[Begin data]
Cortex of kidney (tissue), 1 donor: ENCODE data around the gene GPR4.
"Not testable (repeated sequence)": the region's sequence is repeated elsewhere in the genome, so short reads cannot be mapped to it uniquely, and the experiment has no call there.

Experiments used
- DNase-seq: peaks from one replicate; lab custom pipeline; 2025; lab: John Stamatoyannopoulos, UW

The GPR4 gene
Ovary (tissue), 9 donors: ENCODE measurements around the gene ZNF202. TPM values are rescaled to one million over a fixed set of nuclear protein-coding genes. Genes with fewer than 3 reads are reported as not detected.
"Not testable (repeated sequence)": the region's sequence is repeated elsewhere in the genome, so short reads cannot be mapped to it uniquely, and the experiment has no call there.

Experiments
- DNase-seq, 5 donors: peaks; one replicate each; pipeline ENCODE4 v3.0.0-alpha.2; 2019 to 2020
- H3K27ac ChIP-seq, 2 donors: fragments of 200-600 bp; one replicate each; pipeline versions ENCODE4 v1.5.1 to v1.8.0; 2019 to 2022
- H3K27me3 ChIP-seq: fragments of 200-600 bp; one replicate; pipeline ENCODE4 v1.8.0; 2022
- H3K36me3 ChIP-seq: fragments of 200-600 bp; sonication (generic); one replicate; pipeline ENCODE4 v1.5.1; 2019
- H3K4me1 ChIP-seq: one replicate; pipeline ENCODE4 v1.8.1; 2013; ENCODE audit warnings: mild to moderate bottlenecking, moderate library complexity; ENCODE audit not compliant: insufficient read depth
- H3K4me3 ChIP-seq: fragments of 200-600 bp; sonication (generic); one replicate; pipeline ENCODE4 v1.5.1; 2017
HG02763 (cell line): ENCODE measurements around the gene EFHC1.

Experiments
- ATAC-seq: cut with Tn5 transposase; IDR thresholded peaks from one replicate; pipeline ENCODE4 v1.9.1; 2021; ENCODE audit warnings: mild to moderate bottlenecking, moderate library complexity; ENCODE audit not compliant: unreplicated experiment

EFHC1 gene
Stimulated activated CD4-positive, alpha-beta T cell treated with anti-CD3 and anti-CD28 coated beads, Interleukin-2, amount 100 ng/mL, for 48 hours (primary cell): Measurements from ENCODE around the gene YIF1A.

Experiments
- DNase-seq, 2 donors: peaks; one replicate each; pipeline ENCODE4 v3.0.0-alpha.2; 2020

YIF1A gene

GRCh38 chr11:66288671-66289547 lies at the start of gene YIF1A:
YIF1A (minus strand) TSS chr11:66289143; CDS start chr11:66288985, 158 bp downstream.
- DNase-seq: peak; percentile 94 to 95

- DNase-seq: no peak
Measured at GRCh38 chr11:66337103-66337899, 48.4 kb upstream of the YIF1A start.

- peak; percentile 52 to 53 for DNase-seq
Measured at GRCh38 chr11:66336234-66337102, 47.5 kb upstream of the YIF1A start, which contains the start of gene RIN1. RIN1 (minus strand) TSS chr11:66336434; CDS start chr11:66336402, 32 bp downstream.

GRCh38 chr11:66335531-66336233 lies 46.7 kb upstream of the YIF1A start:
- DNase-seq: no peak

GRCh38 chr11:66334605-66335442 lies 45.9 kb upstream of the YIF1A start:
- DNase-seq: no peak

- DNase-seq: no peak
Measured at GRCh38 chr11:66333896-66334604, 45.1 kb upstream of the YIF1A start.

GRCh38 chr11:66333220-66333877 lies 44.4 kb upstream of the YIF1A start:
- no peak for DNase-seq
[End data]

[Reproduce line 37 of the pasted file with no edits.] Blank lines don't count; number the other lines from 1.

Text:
- no peak for DNase-seq